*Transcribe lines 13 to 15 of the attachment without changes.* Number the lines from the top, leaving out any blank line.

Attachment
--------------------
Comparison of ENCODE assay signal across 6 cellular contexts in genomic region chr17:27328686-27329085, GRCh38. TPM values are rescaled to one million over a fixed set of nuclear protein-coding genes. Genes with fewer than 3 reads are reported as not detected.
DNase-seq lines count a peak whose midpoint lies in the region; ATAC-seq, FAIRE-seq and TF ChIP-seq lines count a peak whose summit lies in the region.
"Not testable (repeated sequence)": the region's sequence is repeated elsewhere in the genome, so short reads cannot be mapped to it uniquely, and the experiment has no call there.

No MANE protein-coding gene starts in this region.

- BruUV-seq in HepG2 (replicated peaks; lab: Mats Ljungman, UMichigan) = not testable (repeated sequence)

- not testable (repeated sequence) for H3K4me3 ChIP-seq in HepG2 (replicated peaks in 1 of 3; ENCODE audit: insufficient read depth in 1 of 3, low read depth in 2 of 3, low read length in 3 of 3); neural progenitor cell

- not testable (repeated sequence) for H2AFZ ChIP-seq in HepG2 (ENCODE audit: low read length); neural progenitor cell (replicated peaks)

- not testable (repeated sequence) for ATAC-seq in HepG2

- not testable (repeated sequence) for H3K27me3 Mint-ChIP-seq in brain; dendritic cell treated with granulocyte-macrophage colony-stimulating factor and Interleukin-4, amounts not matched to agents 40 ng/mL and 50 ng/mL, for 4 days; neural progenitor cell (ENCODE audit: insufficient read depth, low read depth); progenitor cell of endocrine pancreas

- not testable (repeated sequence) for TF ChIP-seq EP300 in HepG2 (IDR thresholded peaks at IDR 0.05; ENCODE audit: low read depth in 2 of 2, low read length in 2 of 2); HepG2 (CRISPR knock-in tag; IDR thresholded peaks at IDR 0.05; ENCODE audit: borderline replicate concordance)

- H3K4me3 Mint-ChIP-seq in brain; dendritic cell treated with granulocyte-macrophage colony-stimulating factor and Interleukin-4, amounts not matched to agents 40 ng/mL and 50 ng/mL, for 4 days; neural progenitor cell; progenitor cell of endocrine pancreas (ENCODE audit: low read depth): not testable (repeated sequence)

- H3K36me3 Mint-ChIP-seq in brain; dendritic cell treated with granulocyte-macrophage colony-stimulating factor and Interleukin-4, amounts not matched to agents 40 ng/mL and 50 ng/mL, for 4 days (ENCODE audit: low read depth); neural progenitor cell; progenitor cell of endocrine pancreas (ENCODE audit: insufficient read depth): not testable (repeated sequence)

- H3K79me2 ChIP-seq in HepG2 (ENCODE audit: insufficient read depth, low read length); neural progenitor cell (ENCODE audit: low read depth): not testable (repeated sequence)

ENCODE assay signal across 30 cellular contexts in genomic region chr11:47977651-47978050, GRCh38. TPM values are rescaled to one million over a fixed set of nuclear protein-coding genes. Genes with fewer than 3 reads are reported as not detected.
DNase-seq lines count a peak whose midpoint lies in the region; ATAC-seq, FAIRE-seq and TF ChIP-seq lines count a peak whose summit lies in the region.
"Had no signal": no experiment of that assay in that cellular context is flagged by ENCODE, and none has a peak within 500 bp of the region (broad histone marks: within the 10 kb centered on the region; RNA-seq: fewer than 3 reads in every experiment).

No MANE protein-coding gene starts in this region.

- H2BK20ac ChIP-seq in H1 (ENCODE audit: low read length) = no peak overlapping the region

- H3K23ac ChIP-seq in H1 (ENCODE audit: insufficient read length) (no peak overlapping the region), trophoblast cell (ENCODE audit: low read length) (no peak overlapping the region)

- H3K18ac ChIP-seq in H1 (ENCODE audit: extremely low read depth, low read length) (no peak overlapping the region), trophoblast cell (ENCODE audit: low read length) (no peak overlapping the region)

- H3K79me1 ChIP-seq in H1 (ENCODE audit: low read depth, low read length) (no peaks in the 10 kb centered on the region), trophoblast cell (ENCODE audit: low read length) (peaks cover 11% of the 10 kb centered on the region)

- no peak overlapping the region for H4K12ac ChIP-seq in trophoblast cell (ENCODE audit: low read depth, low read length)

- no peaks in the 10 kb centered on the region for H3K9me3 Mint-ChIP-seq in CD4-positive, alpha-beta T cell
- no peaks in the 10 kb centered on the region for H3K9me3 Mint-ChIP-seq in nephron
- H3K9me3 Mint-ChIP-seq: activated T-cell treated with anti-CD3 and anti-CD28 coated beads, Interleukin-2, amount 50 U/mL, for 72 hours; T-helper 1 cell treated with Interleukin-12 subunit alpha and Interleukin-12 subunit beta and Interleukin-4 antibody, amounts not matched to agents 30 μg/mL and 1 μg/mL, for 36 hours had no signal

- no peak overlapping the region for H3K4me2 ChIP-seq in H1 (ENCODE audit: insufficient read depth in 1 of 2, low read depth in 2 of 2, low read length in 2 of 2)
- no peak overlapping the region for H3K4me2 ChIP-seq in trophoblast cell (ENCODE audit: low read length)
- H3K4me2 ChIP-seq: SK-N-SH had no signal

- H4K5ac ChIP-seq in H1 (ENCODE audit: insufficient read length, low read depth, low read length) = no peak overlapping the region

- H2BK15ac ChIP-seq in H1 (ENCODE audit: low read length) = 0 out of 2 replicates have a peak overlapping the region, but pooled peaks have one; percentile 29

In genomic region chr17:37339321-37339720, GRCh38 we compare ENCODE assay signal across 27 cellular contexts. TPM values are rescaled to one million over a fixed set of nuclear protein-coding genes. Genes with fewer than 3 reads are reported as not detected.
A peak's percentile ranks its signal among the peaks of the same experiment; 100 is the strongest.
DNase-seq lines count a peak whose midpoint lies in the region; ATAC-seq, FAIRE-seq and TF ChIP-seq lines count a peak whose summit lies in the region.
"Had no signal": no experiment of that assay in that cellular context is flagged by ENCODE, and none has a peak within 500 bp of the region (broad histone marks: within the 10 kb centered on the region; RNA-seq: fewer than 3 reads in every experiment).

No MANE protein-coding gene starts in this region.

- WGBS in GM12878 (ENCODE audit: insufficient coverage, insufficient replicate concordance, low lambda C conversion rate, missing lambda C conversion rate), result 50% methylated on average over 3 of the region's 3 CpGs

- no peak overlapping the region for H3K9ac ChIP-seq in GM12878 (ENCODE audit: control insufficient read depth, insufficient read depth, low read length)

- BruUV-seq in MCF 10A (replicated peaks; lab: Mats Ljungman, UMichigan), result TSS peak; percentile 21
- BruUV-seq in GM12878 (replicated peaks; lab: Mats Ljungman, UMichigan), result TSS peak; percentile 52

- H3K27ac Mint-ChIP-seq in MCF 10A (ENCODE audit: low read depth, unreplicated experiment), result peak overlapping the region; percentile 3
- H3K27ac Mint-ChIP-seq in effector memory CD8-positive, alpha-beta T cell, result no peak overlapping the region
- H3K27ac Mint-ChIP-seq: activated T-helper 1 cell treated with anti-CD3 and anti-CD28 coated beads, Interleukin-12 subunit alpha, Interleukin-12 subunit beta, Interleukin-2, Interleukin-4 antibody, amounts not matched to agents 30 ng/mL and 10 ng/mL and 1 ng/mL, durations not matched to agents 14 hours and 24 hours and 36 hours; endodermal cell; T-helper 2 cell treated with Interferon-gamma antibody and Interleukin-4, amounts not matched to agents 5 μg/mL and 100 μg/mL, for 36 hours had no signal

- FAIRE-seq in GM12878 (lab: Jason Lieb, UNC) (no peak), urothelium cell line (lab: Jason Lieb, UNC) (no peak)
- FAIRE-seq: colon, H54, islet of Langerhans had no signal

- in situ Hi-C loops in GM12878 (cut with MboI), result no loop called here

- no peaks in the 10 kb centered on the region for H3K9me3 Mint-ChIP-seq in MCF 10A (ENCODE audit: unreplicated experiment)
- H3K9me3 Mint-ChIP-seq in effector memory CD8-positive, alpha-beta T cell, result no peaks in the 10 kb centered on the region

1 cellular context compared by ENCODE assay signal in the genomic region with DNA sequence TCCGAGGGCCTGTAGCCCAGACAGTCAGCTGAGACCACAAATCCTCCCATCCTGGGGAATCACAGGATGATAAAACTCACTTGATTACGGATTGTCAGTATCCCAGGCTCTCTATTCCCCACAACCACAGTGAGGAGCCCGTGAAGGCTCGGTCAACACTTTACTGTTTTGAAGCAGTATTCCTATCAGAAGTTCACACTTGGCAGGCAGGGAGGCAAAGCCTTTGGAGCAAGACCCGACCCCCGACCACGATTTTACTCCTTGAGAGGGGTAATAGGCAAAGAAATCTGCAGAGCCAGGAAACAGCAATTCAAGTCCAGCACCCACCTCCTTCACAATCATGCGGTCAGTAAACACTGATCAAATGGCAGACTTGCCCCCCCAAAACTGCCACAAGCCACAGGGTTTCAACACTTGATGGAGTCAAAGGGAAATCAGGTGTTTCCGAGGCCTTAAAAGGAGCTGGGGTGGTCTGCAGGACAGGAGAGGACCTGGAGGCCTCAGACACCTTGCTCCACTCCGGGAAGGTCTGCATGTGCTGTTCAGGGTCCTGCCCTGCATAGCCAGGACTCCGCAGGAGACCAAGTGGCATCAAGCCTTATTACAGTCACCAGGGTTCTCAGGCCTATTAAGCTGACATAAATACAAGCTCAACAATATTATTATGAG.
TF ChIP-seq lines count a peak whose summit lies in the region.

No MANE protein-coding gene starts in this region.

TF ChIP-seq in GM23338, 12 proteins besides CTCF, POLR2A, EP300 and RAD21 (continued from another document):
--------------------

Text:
- H3K79me2 ChIP-seq in HepG2 (ENCODE audit: insufficient read depth, low read length); neural progenitor cell (ENCODE audit: low read depth): not testable (repeated sequence)

ENCODE assay signal across 30 cellular contexts in genomic region chr11:47977651-47978050, GRCh38. TPM values are rescaled to one million over a fixed set of nuclear protein-coding genes. Genes with fewer than 3 reads are reported as not detected.
DNase-seq lines count a peak whose midpoint lies in the region; ATAC-seq, FAIRE-seq and TF ChIP-seq lines count a peak whose summit lies in the region.